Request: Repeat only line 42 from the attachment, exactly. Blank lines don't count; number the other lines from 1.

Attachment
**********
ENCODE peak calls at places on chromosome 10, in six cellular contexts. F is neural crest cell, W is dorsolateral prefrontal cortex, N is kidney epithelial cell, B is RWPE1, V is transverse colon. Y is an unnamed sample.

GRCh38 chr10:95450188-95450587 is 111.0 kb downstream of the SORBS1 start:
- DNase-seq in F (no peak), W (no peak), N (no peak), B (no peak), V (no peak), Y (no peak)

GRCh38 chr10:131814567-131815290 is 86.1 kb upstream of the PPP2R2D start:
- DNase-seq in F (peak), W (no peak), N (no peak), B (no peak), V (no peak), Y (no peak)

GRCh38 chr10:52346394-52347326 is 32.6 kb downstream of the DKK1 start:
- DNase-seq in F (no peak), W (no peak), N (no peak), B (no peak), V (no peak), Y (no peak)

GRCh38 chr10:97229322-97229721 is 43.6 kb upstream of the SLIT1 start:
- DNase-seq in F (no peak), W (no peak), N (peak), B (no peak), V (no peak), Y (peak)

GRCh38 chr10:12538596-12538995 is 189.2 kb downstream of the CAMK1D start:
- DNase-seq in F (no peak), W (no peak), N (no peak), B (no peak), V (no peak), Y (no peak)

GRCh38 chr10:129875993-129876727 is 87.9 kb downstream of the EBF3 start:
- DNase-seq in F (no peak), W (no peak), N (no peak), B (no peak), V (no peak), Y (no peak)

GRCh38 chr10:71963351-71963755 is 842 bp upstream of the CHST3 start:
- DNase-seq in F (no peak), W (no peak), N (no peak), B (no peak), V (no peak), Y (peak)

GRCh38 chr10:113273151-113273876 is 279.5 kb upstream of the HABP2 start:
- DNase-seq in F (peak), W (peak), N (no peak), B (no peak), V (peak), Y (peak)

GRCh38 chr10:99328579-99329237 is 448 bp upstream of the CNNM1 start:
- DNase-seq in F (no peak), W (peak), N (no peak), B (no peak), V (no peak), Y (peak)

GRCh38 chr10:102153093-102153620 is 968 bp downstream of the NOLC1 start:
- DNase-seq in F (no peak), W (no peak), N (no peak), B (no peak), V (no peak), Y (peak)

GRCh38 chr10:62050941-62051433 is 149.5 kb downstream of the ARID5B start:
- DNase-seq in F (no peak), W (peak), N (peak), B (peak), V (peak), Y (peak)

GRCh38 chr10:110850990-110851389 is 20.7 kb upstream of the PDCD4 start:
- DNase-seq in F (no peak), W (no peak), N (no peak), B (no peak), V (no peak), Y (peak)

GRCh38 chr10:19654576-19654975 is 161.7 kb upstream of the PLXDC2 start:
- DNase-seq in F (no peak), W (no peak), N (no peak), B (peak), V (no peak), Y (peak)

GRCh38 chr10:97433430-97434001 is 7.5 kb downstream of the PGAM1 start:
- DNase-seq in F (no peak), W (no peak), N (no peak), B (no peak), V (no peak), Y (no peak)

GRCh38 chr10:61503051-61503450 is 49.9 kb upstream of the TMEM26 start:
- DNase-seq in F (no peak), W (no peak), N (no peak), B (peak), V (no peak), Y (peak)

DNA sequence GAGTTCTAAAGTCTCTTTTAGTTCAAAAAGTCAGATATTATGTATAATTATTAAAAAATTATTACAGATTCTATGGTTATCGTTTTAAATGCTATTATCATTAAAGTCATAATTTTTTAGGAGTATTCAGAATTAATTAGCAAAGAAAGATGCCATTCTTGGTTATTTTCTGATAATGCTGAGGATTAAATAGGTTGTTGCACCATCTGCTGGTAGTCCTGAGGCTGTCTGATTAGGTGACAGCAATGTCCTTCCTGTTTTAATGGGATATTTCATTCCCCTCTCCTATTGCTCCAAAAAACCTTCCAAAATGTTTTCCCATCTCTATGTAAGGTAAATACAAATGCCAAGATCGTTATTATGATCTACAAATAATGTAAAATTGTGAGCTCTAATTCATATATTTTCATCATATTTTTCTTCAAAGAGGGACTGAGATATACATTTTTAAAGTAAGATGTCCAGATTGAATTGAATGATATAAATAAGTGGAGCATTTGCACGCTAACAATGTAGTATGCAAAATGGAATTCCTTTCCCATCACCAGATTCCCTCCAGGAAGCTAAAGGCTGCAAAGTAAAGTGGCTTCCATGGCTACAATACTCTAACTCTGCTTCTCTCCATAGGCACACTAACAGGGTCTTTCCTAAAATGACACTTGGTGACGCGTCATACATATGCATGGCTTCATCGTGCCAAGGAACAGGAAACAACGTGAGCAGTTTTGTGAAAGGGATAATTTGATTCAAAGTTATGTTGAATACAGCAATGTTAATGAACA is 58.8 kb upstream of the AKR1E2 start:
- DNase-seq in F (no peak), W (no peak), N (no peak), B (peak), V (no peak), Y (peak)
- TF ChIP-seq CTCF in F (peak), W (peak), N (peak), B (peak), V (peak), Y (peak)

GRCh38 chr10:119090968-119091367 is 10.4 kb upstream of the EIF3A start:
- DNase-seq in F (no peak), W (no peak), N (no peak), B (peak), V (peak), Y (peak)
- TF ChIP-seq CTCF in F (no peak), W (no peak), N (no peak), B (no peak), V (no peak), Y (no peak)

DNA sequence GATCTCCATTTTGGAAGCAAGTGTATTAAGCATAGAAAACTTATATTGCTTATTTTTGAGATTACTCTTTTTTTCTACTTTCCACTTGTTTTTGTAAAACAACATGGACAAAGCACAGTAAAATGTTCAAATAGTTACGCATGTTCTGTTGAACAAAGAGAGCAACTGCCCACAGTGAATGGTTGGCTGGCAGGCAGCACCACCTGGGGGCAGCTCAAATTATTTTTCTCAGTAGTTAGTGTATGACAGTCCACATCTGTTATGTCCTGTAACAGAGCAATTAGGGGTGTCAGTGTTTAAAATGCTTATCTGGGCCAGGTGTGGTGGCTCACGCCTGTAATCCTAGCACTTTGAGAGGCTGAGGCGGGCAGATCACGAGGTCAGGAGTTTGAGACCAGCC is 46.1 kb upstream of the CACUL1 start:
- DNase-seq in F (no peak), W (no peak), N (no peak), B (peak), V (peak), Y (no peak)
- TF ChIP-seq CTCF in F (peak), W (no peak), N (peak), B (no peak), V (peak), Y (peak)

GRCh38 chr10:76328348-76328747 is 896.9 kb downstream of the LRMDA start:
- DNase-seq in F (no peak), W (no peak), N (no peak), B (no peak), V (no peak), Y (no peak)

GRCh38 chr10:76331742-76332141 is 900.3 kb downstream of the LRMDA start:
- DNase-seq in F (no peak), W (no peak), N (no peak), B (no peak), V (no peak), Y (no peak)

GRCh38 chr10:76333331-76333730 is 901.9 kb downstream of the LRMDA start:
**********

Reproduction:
- DNase-seq in F (no peak), W (no peak), N (no peak), B (no peak), V (no peak), Y (no peak)